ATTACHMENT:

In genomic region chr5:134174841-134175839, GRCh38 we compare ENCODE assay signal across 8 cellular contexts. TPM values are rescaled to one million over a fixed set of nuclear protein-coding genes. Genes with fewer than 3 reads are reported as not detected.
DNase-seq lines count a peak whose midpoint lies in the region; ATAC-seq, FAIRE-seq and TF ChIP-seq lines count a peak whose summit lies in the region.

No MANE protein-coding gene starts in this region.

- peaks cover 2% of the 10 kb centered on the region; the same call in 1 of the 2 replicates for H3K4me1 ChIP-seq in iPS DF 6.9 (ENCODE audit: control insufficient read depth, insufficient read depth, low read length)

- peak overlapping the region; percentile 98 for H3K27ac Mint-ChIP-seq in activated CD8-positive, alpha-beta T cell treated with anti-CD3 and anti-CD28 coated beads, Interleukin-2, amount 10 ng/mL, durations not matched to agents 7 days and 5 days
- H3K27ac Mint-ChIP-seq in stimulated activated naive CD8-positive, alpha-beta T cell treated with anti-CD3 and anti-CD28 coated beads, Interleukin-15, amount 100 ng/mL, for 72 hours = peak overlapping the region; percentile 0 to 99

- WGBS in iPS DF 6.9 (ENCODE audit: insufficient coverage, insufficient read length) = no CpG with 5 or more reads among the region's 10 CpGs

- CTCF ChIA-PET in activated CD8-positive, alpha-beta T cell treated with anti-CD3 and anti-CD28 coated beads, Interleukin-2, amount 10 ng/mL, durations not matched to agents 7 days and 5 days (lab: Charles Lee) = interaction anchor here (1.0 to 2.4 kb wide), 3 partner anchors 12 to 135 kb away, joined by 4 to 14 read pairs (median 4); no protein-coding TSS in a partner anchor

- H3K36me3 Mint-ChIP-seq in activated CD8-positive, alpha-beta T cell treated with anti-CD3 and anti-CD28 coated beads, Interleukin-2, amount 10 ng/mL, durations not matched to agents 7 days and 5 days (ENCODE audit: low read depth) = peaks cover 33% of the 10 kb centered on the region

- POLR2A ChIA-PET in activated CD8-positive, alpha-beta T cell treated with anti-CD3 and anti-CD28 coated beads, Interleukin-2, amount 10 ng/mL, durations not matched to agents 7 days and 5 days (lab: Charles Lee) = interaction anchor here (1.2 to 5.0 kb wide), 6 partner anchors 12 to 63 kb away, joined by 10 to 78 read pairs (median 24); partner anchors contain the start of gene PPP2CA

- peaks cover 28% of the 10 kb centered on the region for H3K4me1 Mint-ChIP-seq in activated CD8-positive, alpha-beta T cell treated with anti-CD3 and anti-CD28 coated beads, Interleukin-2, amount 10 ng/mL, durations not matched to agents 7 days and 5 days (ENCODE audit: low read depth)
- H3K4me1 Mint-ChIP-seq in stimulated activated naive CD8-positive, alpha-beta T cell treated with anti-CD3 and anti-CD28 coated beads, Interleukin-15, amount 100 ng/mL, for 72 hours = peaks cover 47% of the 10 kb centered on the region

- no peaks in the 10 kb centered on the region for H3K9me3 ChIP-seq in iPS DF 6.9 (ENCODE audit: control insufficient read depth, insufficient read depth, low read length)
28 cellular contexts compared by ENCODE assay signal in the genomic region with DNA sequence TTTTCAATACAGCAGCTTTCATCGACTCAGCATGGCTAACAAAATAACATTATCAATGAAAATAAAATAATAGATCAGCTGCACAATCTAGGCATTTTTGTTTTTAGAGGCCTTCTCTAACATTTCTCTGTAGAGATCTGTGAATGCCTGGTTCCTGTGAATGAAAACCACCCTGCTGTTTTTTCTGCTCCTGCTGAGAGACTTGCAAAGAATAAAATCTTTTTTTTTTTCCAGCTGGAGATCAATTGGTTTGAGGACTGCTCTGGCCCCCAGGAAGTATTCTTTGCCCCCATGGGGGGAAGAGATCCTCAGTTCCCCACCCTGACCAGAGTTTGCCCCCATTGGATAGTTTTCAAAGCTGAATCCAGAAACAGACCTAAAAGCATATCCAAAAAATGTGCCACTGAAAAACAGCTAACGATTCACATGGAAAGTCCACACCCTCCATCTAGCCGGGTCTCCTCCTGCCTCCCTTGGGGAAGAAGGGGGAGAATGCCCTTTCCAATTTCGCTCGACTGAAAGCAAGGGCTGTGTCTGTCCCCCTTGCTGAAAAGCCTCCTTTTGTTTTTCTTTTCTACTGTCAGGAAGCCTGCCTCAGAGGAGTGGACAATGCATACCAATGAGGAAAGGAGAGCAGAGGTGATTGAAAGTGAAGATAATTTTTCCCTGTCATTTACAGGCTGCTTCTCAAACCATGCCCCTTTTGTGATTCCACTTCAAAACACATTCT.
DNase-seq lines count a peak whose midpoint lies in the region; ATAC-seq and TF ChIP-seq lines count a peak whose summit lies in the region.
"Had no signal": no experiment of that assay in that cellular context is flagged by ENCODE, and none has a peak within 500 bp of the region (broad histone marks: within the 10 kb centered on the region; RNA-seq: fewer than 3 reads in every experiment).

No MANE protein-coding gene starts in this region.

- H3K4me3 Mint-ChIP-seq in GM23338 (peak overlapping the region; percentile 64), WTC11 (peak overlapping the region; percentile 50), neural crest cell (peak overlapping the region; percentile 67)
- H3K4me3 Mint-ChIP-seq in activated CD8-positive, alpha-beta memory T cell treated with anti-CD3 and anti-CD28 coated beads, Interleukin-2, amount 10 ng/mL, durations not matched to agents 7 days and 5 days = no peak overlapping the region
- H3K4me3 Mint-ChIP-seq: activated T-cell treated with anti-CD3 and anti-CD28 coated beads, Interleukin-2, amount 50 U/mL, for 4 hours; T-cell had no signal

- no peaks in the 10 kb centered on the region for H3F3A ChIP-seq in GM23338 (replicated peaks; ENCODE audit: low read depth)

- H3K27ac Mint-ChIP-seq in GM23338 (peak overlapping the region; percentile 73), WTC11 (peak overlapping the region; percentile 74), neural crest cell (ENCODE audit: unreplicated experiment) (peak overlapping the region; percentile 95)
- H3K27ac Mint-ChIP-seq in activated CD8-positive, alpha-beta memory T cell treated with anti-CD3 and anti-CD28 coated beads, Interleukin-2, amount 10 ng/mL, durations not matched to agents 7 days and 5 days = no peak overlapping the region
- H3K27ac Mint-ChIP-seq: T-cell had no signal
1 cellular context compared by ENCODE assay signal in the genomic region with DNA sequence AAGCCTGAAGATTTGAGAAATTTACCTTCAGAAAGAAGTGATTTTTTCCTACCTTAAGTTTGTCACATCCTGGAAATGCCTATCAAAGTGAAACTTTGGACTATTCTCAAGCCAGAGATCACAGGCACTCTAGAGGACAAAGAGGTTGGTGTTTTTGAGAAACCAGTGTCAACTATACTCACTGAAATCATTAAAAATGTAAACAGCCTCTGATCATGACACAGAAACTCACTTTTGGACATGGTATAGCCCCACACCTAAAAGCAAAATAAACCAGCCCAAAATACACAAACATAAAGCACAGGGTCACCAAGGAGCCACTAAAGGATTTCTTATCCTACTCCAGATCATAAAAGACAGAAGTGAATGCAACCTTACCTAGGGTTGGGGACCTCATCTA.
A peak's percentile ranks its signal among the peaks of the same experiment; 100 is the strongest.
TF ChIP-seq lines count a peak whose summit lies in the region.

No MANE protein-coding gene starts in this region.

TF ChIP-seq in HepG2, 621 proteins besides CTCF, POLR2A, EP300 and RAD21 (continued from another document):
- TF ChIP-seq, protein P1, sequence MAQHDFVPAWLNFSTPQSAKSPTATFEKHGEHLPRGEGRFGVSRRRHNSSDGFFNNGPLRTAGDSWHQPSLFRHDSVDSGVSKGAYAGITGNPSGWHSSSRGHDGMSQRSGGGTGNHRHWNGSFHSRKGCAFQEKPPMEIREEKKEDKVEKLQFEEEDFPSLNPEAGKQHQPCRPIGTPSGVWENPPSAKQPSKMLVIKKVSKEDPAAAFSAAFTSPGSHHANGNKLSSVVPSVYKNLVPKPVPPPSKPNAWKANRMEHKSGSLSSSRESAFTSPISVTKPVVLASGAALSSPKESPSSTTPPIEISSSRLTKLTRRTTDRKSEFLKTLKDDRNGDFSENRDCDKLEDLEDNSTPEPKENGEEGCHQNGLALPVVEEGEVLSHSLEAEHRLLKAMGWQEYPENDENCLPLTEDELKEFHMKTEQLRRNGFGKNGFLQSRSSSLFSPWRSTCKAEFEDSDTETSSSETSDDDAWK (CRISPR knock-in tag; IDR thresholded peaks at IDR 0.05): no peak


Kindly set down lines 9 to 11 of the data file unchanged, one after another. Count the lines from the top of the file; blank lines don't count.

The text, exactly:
- H3K36me3 Mint-ChIP-seq in activated CD8-positive, alpha-beta T cell treated with anti-CD3 and anti-CD28 coated beads, Interleukin-2, amount 10 ng/mL, durations not matched to agents 7 days and 5 days (ENCODE audit: low read depth) = peaks cover 33% of the 10 kb centered on the region

- POLR2A ChIA-PET in activated CD8-positive, alpha-beta T cell treated with anti-CD3 and anti-CD28 coated beads, Interleukin-2, amount 10 ng/mL, durations not matched to agents 7 days and 5 days (lab: Charles Lee) = interaction anchor here (1.2 to 5.0 kb wide), 6 partner anchors 12 to 63 kb away, joined by 10 to 78 read pairs (median 24); partner anchors contain the start of gene PPP2CA

- peaks cover 28% of the 10 kb centered on the region for H3K4me1 Mint-ChIP-seq in activated CD8-positive, alpha-beta T cell treated with anti-CD3 and anti-CD28 coated beads, Interleukin-2, amount 10 ng/mL, durations not matched to agents 7 days and 5 days (ENCODE audit: low read depth)